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Edison: AM/FM, Podcasts Continue To Dominate Ad-Supported Audio.


Edison Research's just-released “Share of Ear” report for fourth-quarter 2023 shows AM/FM radio with a still-commanding 68.3% cut of ad-supported audio listening among persons 18+, with podcasts in second with 20.3%. For a typical hour of listening, that translates to 41 minutes for AM/FM, and 12.2 for podcasts.


The remaining 6.8 minutes, or 11.4% of a typical hour, are accounted for by the ad-supported versions of Spotify (2.5 minutes) and SiriusXM and Pandora (2.2 minutes each), according to an analysis of Edison's data in Westwood One's weekly research blog.


For in-car ad-supported audio listening, AM/FM radio as usual takes the lion's share, with 85.8% of listening or 51.1 minutes of a typical hour, based on Edison's report. Podcasts again place second at 7.3% and 4.4 minutes, while SiriusXM’s ad-supported channels claim 3.8% with 2.3 minutes, and ad-supported Spotify and Pandora come in at 1.5% each with 0.9 minutes.


AM/FM benefits from a surge of in-car listening as a proportion of its total listening in Edison's Q4 2023 study, following three years of lower in-car shares since COVID. “Pre-pandemic, about half of all AM/FM radio listening occurred in the car,” Cumulus Media/Westwood One Audio Active Group Chief Insights Officer Pierre Bouvard says. “The pandemic saw the amount of AM/FM radio listening in the car sink to only 41%, while in the most recent “Share of Ear” report, a stunning 58% of all AM/FM radio listening occurs in the car.”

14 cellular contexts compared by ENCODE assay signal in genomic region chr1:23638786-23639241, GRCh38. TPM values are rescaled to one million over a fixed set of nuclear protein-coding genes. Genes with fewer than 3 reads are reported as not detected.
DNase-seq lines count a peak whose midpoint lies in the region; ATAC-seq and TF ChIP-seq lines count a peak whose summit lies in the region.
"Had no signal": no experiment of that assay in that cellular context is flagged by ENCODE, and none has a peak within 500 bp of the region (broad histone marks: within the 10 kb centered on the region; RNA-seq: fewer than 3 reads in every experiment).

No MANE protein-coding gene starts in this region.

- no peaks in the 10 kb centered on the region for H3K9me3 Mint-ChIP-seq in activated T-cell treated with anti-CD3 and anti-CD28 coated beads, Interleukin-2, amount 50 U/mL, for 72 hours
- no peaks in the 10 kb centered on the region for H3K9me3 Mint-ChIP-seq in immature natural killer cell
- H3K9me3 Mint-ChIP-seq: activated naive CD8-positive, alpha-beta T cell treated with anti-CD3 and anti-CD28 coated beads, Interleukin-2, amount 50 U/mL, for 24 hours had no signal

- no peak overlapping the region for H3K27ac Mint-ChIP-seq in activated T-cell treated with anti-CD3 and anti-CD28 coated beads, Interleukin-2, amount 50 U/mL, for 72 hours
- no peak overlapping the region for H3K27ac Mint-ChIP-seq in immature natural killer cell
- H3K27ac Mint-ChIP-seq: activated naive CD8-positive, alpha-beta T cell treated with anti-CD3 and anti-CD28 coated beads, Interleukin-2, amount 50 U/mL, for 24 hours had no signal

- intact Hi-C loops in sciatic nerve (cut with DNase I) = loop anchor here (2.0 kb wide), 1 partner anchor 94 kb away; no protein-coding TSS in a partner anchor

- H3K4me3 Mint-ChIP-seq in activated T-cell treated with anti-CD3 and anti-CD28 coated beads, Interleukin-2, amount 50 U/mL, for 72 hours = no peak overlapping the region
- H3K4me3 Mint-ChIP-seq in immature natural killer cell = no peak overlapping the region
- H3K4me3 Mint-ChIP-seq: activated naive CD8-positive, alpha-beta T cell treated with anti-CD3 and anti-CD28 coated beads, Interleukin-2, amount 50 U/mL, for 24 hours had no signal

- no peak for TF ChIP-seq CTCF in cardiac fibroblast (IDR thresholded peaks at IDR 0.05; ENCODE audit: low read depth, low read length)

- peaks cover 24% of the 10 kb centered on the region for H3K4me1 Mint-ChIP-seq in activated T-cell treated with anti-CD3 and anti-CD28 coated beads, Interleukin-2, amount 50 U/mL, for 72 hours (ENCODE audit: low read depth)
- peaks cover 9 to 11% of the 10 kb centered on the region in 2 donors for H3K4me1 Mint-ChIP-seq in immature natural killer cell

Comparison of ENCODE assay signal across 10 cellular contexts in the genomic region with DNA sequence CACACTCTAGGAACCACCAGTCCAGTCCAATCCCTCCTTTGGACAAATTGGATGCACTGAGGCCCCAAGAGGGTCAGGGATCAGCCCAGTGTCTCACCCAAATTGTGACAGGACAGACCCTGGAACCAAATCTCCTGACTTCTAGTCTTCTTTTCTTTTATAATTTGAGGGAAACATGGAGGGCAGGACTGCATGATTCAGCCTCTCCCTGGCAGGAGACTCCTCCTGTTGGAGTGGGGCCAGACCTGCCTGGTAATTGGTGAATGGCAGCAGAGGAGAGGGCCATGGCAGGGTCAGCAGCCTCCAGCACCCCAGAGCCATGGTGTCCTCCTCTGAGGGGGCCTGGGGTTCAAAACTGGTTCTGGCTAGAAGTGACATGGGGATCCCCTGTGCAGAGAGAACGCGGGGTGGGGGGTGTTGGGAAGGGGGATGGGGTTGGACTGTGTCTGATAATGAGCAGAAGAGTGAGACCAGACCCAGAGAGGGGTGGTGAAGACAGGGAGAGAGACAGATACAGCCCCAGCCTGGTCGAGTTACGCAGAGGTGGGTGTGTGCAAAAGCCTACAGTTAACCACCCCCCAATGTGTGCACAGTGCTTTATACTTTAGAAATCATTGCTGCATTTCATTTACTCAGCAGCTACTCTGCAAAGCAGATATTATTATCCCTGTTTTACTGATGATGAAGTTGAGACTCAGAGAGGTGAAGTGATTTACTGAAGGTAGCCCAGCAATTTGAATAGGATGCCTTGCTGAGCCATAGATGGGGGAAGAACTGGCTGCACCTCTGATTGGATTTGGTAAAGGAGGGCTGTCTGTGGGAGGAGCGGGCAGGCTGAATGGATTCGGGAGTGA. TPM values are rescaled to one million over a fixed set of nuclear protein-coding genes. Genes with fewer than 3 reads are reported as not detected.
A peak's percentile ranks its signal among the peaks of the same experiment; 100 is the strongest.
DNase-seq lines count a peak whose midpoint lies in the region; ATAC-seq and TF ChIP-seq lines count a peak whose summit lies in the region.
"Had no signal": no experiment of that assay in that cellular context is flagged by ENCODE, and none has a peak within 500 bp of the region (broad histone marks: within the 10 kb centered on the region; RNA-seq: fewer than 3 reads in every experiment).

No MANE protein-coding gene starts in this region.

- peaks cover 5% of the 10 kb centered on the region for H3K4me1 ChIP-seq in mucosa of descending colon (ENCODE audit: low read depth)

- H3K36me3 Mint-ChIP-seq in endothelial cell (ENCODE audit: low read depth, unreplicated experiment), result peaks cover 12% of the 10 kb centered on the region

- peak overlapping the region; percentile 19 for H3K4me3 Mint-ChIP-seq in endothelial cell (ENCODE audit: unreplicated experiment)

Meanwhile, marketers continue to underestimate AM/FM radio's overall ad-supported share compared to ad-supported Spotify and Pandora, according to Advertiser Perceptions' ongoing survey of more than 300 agencies and advertisers with media budget decision-making responsibility. Results from its August 2023 survey showed AM/FM's perceived share at 26% vs. the actual 68%, with Spotify's and Pandora's at 29% and 17% respectively, vs. the actual 4% for each. “To create informed planning decisions, marketers and agencies should take the 'me' out of 'media' and fully understand today’s media behaviors,” Bouvard says.


One other key finding in Edison's data is the continued growth for spoken word audio, encompassing news, talk/personalities, and sports. “This is spoken word’s greatest audience share in the ten-year history of the 'Share of Ear' study,” Bouvard notes. “Since 2021, spoken word’s share of ad-supported audio has surged 29%, from 31% to 40% of all ad-supported audio.”

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